Why this course?
This course is being offered in Oman on a distance learning basis in collaboration with the College of Banking and Financial Studies.
It's suitable for those intending to develop their careers in finance:
- corporate finance
- security analysis
- portfolio management
- future and other derivatives
- treasury management
- management of financial institutions and markets
- financial decision making
If you’re already working in finance, the course will enhance your effectiveness in your current role. We’ll explore the latest developments in the field and encourage you to question traditional rules and techniques and take an analytical approach to practical problems.
This course covers the same syllabus as the MSc Finance taught at Strathclyde and you'll take the same examinations as those on the full-time course.
The College of Banking and Financial Studies will provide local administration, hold counselling sessions, arrange teaching sessions all undertaken by Strathclyde staff, as well as the examinations.
The programme will provide you with:
- a good understanding of financial theory and analysis
- an appreciation of the nature and functioning of financial markets and institutions
- a good working knowledge of accounting information and its use in financial decision-making and analysis
- the ability to apply the analysis developed in the course
The curriculum provides you with a good balance between accounting and finance theory and practical skills and knowledge.
You'll study core classes, which include Principles of Finance and Accounting & Financial Analysis. You'll also choose elective classes from topics including Security Analysis and Management Accounting.
Principles of Finance
Accounting & Financial Analysis
This class provides an introduction to the basic principles of financial decision taking and the theory of finance. It will develop the basic principles of valuation, the nature of risk and uncertainty, the relationship between risk and returns. While the analysis will be developed in the context of corporate finance, looking at companies’ decisions on the investments in assets and how these investments will be funded and the nature of the markets in which it will also consider the principles underlying financial reasoning that can be applied on a more general basis.
Find out more in the 2015/16 class outline for Principles of Finance.
The aim of this class is to provide you with an understanding of the basic principles of financial accounting and financial analysis, the ability to interpret financial statements and their use in assessing the financial position and performance of companies.
This class provides an introduction to the principles of accounting and the analysis of financial statements. It will enable you to prepare financial statements in accordance with International Financial Reporting Standards (IFRS) and to interpret and analyse these statements. Particular emphasis is placed on the accounting concepts and information employed in financial analysis and decision taking.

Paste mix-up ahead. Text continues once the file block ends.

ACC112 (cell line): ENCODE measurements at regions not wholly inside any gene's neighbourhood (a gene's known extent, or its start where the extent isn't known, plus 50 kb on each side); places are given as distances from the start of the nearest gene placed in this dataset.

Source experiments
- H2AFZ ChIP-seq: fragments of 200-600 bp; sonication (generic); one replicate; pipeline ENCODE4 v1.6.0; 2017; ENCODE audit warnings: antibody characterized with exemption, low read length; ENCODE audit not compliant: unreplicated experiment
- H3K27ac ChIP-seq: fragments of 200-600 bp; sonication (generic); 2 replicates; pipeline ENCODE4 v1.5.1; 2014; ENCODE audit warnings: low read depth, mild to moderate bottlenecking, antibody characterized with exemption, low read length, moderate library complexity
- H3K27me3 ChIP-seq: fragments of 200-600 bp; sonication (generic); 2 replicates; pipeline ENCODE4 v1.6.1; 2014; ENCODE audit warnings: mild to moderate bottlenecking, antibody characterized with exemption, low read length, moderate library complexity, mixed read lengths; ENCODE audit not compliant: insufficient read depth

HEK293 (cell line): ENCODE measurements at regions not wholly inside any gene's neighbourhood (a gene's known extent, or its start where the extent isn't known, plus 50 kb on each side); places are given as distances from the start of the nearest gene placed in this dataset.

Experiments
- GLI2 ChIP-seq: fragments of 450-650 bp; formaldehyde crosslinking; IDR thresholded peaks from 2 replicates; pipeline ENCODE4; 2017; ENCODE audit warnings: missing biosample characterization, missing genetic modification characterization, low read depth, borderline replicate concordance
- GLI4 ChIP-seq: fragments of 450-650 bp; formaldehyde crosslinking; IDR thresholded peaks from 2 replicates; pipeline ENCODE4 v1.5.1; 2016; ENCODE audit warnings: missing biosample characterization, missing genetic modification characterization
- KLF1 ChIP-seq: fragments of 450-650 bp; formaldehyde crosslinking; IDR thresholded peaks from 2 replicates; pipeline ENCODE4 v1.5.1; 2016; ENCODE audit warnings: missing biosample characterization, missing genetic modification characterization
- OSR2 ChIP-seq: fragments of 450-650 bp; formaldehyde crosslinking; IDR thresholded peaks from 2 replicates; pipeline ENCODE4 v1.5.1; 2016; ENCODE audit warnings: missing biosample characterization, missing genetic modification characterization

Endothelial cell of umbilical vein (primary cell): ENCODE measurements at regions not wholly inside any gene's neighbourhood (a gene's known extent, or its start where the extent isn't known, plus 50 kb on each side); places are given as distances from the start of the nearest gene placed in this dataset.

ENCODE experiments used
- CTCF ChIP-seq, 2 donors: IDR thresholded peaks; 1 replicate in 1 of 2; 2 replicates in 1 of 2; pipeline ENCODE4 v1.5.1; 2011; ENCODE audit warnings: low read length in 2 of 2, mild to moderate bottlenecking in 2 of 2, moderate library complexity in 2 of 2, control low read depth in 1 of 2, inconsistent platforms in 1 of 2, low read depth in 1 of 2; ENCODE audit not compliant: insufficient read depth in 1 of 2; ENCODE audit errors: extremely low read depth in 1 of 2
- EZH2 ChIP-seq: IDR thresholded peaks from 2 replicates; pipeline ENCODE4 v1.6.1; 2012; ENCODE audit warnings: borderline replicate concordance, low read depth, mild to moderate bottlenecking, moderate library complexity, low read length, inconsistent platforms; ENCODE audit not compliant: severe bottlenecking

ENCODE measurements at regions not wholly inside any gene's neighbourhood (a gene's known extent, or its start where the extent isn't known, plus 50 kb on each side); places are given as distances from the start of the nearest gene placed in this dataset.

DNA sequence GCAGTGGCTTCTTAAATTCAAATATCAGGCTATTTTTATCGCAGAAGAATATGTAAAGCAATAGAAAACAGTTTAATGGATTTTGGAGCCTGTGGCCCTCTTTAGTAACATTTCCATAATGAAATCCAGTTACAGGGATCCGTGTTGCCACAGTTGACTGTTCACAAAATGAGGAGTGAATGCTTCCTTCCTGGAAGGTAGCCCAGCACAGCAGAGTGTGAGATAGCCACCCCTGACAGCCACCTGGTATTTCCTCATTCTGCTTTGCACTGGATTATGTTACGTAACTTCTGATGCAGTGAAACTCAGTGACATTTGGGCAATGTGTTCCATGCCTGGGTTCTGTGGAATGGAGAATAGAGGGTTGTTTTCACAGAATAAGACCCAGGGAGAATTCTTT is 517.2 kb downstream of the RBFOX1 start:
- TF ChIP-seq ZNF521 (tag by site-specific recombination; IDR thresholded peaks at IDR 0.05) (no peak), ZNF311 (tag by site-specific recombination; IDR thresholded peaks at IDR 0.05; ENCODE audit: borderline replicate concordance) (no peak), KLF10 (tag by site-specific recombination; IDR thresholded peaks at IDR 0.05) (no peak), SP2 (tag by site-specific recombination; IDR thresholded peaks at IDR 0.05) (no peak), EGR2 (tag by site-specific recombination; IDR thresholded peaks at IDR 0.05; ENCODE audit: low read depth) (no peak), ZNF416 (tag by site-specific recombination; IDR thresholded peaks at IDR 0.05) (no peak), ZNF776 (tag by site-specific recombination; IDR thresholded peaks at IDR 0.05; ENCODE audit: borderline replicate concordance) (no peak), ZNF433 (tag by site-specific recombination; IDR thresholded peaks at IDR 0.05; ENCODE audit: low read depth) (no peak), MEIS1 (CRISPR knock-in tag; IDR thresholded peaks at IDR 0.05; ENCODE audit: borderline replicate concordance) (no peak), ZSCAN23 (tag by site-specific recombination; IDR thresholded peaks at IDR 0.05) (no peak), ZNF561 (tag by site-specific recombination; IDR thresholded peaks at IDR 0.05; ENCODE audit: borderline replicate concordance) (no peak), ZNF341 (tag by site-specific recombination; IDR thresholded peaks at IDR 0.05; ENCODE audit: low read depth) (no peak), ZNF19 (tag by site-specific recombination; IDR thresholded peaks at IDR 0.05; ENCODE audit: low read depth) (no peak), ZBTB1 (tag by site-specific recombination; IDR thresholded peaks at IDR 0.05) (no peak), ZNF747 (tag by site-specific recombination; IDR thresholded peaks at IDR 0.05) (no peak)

You'll develop the ability to prepare and interpret financial statements and construct cash forecasts. In addition, you'll develop an understanding of the demand and supply for accounting information; an appreciation of the role of financial analysis and analysts; and an awareness of the statistical characteristics of accounting numbers.
Find out more in the 2015/16 class outline of Accounting & Financial Analysis.
Quantitative Methods for Finance
International Financial Markets & Banking
This class aims to provide an introduction to statistical techniques that are commonly used in finance, a basic understanding of econometric analysis, and an appreciation of the general role of quantitative methods in finance. It also aims to develop your practical computational skills by offering an opportunity to solve problems using statistical software. The class will focus on the application of statistical techniques in empirical analysis in finance.
Find out more in the 2015/16 class outline for Quantitative Methods for Finance.
The aim of the class is to provide you with an understanding of the financial system and the roles and functions of financial markets and institutions. A particular emphasis is placed on understanding the roles of intermediaries such as banks and investment firms.
You'll develop an understanding of the various characteristics and roles of fixed income, equity, and foreign exchange markets. While some attention will be given to the UK financial markets, the global nature of financial markets will be widely discussed. This class aims to equip you with an awareness and understanding of financial markets and institutions in the context of the global economy. Particular emphasis will be placed on the role and contribution of the banking sector.
This class covers the reasons for, and nature of, of financial markets and institutions with a particular focus on banking, the global nature of these markets and their regulation.
Find out more in the 2015/16 course outline for International Financial Markets & Banking.